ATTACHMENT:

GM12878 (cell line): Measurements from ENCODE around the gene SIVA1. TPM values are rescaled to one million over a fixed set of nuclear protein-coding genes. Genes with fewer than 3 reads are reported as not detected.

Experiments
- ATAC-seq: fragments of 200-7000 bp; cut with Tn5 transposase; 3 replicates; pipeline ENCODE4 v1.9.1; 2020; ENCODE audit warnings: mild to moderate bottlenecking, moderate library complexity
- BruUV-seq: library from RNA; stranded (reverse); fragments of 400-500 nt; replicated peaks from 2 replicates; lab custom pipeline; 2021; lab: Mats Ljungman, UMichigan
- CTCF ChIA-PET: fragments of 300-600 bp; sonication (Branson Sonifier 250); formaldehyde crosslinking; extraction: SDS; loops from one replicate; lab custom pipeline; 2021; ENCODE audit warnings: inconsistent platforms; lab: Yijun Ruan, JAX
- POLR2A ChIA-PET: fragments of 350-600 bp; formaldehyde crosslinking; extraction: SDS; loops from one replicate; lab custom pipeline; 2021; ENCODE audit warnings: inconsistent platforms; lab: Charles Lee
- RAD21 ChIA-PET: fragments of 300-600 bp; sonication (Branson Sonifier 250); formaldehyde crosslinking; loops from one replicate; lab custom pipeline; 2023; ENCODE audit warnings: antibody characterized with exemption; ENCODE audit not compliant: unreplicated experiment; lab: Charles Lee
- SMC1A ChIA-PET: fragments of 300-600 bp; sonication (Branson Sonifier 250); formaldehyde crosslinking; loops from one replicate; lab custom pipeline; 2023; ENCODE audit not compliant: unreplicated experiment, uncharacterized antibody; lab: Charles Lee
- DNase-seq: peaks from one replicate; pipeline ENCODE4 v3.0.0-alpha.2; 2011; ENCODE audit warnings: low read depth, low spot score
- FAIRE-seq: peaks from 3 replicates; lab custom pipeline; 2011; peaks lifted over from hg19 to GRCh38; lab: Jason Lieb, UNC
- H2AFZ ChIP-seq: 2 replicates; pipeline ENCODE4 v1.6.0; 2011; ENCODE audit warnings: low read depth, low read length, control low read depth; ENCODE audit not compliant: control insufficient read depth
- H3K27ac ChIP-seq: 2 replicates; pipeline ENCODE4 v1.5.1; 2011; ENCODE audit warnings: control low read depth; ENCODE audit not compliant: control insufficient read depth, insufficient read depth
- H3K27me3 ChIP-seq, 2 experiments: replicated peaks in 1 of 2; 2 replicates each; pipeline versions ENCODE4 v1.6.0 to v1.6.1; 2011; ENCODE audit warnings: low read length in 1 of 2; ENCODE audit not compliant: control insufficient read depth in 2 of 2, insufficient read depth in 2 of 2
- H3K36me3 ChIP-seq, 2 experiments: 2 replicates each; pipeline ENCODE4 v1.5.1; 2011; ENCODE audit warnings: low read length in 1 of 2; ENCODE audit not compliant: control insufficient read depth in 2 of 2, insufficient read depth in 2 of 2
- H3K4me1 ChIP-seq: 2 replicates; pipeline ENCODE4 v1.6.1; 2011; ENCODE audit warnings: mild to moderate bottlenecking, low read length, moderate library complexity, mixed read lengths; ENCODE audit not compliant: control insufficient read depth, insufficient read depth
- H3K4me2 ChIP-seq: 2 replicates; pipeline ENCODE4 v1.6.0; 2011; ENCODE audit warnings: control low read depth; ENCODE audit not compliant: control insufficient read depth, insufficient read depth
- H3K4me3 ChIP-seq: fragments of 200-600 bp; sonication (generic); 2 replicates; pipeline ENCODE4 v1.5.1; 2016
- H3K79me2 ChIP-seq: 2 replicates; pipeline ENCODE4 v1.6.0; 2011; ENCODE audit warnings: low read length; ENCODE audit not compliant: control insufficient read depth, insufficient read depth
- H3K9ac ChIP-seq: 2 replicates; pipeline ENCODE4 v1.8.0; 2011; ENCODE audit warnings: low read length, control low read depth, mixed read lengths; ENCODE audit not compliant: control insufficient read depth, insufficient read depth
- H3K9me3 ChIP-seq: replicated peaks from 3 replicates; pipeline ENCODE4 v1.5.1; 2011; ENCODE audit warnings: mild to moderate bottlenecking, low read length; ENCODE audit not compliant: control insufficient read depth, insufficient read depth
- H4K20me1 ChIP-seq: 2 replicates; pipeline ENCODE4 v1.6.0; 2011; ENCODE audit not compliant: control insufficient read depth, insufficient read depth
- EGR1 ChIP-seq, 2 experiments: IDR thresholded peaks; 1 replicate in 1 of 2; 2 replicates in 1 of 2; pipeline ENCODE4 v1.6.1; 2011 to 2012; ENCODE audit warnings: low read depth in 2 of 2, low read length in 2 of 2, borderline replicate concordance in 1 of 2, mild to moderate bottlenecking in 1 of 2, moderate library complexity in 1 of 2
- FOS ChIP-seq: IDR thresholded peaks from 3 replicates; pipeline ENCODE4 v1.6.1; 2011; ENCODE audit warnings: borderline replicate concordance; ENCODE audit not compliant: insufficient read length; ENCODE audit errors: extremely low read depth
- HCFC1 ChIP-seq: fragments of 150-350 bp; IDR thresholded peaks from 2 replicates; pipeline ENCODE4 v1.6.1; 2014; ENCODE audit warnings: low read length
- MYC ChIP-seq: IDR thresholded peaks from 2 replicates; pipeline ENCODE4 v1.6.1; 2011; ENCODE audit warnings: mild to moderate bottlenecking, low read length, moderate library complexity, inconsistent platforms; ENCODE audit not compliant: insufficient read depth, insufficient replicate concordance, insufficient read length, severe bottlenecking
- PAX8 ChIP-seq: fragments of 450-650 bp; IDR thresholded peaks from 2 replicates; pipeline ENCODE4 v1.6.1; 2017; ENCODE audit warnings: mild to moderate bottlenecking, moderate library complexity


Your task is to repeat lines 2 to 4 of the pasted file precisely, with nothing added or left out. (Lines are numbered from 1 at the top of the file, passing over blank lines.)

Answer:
Experiments
- ATAC-seq: fragments of 200-7000 bp; cut with Tn5 transposase; 3 replicates; pipeline ENCODE4 v1.9.1; 2020; ENCODE audit warnings: mild to moderate bottlenecking, moderate library complexity
- BruUV-seq: library from RNA; stranded (reverse); fragments of 400-500 nt; replicated peaks from 2 replicates; lab custom pipeline; 2021; lab: Mats Ljungman, UMichigan